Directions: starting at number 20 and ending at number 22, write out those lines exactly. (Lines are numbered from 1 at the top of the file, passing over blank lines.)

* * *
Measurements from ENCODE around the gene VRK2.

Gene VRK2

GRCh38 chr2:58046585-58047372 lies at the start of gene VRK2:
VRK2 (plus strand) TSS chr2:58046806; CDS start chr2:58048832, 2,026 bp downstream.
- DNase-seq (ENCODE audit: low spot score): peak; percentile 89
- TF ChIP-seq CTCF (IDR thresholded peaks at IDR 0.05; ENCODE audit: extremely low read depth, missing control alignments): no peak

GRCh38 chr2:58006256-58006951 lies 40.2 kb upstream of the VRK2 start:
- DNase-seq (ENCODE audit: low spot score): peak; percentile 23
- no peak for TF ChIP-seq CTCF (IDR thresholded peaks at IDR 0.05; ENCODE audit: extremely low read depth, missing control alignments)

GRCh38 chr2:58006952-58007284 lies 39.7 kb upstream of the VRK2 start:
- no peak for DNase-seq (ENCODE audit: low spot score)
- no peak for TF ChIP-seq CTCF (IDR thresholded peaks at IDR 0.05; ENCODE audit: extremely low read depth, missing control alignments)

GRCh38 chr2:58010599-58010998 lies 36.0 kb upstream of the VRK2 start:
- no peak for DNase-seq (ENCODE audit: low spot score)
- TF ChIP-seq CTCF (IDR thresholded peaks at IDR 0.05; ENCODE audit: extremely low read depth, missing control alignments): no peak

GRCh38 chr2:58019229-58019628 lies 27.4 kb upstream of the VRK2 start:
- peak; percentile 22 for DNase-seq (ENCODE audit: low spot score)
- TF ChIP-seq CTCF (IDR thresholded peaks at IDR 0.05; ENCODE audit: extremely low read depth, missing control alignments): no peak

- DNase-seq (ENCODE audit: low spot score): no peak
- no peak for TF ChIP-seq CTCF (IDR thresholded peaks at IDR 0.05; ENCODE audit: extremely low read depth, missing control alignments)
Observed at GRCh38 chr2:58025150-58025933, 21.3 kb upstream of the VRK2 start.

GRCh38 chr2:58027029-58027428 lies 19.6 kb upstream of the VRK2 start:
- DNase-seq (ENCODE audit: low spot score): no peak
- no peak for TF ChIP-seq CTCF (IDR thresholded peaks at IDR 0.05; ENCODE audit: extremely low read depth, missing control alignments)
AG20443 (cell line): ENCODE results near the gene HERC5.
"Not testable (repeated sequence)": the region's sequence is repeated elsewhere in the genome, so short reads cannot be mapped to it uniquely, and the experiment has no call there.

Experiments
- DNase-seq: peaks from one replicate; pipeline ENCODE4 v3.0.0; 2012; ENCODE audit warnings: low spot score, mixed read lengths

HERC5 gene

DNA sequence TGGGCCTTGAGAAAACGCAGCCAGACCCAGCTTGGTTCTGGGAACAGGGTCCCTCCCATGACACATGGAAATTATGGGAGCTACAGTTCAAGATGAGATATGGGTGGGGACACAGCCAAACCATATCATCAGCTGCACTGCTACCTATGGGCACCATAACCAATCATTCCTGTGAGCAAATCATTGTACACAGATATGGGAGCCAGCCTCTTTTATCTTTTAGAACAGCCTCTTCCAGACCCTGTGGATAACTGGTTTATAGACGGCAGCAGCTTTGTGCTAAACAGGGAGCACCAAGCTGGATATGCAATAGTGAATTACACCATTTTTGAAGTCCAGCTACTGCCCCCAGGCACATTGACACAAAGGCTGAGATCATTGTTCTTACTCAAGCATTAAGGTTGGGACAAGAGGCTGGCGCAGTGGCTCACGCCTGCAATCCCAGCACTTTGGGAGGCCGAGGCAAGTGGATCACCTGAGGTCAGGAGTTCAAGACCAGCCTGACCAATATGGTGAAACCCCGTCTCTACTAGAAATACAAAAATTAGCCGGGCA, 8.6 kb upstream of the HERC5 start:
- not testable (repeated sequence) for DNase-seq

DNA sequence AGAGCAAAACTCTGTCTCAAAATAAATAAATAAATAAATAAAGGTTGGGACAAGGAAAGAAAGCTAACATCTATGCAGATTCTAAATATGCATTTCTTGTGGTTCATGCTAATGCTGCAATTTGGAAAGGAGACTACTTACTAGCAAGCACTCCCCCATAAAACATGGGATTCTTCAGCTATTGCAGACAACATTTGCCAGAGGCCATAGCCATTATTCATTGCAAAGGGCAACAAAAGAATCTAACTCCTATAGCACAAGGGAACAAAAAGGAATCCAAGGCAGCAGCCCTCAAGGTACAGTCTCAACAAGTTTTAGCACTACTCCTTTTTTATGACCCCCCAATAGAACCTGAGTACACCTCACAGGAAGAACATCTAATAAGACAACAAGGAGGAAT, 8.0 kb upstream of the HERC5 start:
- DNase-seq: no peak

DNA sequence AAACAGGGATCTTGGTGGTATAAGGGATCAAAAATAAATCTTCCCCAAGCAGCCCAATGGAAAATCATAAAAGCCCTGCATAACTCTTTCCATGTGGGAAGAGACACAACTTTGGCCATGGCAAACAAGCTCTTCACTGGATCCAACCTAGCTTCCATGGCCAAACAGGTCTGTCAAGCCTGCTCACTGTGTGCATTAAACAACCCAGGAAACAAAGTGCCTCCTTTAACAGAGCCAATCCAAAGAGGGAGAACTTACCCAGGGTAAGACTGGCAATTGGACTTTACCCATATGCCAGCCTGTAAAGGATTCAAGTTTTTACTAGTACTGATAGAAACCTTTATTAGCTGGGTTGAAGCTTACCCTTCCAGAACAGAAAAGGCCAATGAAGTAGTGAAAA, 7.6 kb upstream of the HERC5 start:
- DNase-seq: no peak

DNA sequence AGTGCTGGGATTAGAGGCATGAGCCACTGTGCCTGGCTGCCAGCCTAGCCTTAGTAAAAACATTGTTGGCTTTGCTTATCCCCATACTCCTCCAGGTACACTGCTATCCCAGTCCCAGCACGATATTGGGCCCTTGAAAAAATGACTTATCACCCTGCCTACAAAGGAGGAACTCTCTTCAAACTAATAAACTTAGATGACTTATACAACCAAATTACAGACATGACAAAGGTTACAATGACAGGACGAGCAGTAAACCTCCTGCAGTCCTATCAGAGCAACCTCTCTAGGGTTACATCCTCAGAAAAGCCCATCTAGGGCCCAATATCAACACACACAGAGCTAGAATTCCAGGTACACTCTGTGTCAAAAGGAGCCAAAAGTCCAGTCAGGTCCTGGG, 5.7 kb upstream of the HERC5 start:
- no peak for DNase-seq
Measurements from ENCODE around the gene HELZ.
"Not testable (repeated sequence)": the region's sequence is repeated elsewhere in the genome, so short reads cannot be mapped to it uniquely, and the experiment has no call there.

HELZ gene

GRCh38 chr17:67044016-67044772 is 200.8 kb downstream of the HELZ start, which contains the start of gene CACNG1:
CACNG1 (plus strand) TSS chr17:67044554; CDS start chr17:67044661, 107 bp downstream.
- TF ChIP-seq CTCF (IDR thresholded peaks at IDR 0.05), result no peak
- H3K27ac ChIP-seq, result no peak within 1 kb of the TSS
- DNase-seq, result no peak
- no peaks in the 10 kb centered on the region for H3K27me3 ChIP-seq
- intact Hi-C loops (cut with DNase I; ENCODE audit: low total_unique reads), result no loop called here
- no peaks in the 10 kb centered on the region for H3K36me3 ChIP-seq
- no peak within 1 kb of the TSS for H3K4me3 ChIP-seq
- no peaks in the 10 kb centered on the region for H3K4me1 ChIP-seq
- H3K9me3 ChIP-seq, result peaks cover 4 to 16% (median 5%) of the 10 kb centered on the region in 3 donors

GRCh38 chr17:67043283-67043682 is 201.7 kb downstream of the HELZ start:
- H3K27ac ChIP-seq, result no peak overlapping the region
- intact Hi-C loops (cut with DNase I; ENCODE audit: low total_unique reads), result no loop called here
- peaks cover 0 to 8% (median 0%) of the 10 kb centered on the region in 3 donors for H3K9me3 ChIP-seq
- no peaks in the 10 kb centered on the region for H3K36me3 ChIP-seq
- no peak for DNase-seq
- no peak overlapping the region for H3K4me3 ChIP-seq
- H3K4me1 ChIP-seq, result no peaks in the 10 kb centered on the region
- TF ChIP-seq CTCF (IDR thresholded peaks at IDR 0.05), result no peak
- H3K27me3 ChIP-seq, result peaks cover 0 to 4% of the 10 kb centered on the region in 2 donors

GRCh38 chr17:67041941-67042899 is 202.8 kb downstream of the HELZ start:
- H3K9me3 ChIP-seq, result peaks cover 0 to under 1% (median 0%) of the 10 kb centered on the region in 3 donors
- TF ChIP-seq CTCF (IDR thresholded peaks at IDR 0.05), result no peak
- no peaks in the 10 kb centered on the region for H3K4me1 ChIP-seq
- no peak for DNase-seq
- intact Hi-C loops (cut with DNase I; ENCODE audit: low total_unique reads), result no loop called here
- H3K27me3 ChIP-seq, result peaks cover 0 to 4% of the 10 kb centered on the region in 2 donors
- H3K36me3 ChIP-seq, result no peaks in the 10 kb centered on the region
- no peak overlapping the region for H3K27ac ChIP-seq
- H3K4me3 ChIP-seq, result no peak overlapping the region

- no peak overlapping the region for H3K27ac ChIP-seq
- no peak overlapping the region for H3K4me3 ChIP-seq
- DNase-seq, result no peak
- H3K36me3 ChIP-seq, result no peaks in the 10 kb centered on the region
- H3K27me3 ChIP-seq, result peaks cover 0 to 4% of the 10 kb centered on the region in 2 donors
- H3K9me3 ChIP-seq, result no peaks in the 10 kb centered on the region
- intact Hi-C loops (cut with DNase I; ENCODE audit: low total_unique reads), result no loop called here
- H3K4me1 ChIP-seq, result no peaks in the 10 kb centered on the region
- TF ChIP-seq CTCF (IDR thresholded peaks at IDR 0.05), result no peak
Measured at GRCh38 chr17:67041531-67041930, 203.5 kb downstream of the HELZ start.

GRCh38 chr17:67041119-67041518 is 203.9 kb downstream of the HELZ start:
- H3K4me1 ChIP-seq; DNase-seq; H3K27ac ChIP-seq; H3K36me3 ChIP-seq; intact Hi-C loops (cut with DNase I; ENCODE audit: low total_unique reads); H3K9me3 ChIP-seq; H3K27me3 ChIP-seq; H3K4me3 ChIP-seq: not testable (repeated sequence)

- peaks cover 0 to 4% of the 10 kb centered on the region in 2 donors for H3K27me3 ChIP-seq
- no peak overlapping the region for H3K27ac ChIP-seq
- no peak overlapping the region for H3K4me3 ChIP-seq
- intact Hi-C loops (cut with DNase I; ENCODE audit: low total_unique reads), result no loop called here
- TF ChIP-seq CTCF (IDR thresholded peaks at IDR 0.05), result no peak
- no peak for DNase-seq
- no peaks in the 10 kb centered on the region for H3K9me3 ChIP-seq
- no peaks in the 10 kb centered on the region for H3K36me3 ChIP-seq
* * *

- no peak for TF ChIP-seq CTCF (IDR thresholded peaks at IDR 0.05; ENCODE audit: extremely low read depth, missing control alignments)
Observed at GRCh38 chr2:58025150-58025933, 21.3 kb upstream of the VRK2 start.

GRCh38 chr2:58027029-58027428 lies 19.6 kb upstream of the VRK2 start: